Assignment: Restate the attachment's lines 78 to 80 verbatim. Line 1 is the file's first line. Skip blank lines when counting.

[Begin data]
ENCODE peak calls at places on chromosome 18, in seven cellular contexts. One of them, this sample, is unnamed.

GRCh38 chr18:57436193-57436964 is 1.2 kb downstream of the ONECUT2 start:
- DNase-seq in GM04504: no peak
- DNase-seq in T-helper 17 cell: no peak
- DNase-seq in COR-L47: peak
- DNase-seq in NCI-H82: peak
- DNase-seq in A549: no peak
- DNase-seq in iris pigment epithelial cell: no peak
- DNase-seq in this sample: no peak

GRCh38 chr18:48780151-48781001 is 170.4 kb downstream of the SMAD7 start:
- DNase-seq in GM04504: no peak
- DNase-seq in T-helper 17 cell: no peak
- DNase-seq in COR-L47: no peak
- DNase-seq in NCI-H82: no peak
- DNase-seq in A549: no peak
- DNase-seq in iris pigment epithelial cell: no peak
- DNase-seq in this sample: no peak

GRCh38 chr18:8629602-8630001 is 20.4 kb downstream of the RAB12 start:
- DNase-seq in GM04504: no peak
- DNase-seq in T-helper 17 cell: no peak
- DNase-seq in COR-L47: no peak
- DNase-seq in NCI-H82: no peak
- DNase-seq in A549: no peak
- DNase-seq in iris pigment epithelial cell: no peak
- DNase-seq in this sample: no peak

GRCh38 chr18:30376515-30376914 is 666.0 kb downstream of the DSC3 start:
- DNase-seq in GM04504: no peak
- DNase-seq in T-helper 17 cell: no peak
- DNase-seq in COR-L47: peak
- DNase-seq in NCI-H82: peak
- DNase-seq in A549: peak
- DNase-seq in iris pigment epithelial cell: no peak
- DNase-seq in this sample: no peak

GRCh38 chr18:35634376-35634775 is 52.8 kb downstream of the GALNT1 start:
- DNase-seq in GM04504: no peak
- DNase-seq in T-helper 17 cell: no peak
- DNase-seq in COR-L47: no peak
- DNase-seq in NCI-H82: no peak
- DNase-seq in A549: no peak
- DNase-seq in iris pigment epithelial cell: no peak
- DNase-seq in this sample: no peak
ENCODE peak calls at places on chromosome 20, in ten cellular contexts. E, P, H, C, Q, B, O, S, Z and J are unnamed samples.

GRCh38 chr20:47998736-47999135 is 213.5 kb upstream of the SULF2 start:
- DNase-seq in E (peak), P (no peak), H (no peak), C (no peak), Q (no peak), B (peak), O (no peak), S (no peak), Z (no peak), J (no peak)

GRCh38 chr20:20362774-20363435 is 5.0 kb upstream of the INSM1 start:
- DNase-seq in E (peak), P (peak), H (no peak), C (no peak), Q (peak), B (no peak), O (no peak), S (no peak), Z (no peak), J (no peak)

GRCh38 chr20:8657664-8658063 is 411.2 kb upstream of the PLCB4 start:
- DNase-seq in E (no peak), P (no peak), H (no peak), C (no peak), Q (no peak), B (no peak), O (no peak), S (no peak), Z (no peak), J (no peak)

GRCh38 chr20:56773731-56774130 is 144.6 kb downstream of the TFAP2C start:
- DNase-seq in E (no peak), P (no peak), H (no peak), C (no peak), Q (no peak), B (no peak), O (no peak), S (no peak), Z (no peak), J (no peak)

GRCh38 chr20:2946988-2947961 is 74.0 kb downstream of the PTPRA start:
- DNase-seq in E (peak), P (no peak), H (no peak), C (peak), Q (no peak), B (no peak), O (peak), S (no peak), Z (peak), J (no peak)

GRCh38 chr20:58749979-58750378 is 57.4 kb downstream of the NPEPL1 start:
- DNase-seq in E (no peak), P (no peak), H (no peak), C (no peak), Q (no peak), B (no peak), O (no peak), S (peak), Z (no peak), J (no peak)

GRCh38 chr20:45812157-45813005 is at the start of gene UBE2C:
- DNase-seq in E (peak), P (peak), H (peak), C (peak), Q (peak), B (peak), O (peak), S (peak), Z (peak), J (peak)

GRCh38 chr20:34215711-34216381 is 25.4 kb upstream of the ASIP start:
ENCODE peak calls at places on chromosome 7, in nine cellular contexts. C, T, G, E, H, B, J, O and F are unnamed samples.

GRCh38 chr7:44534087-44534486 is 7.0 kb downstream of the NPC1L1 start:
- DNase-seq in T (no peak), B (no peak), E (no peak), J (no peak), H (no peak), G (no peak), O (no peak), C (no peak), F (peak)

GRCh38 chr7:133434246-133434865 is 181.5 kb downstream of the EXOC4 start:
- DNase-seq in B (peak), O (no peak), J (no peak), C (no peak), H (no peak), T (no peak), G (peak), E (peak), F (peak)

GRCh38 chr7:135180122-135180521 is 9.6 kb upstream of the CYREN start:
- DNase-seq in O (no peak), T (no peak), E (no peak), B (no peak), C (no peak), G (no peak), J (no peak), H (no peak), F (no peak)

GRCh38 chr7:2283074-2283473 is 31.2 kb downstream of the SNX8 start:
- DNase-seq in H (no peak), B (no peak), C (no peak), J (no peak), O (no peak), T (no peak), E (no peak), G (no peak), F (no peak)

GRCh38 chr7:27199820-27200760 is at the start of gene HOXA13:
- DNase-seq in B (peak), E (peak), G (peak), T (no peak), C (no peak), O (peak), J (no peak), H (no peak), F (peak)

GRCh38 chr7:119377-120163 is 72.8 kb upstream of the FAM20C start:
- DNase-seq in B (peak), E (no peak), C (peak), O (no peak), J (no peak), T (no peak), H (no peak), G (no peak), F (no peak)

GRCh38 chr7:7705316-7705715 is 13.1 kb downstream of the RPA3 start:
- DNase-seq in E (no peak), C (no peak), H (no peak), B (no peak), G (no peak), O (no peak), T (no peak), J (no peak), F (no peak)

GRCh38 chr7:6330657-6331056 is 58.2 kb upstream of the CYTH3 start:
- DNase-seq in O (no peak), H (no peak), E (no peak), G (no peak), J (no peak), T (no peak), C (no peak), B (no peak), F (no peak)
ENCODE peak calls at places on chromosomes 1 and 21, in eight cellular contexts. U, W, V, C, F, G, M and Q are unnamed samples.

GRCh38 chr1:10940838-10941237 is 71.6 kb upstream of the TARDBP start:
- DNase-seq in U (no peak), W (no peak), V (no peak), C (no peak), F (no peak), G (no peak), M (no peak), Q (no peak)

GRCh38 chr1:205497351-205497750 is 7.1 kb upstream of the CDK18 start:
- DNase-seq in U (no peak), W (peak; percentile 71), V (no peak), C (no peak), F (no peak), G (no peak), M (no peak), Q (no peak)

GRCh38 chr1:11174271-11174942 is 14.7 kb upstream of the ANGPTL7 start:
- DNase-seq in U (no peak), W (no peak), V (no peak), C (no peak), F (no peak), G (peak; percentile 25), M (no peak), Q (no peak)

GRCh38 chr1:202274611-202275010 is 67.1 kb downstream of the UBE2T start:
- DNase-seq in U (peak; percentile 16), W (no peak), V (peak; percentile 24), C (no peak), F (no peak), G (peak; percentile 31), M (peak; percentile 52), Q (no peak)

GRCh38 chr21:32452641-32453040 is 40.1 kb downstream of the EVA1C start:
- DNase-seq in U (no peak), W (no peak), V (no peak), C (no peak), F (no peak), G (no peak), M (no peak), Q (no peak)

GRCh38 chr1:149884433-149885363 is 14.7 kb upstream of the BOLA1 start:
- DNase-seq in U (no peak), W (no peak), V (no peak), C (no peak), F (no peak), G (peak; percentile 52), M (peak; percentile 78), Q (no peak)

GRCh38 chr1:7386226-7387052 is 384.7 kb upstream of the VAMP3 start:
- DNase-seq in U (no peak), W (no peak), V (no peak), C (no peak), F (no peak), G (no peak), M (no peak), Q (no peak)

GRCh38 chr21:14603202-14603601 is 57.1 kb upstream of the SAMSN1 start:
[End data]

GRCh38 chr1:205497351-205497750 is 7.1 kb upstream of the CDK18 start:
- DNase-seq in U (no peak), W (peak; percentile 71), V (no peak), C (no peak), F (no peak), G (no peak), M (no peak), Q (no peak)

GRCh38 chr1:11174271-11174942 is 14.7 kb upstream of the ANGPTL7 start: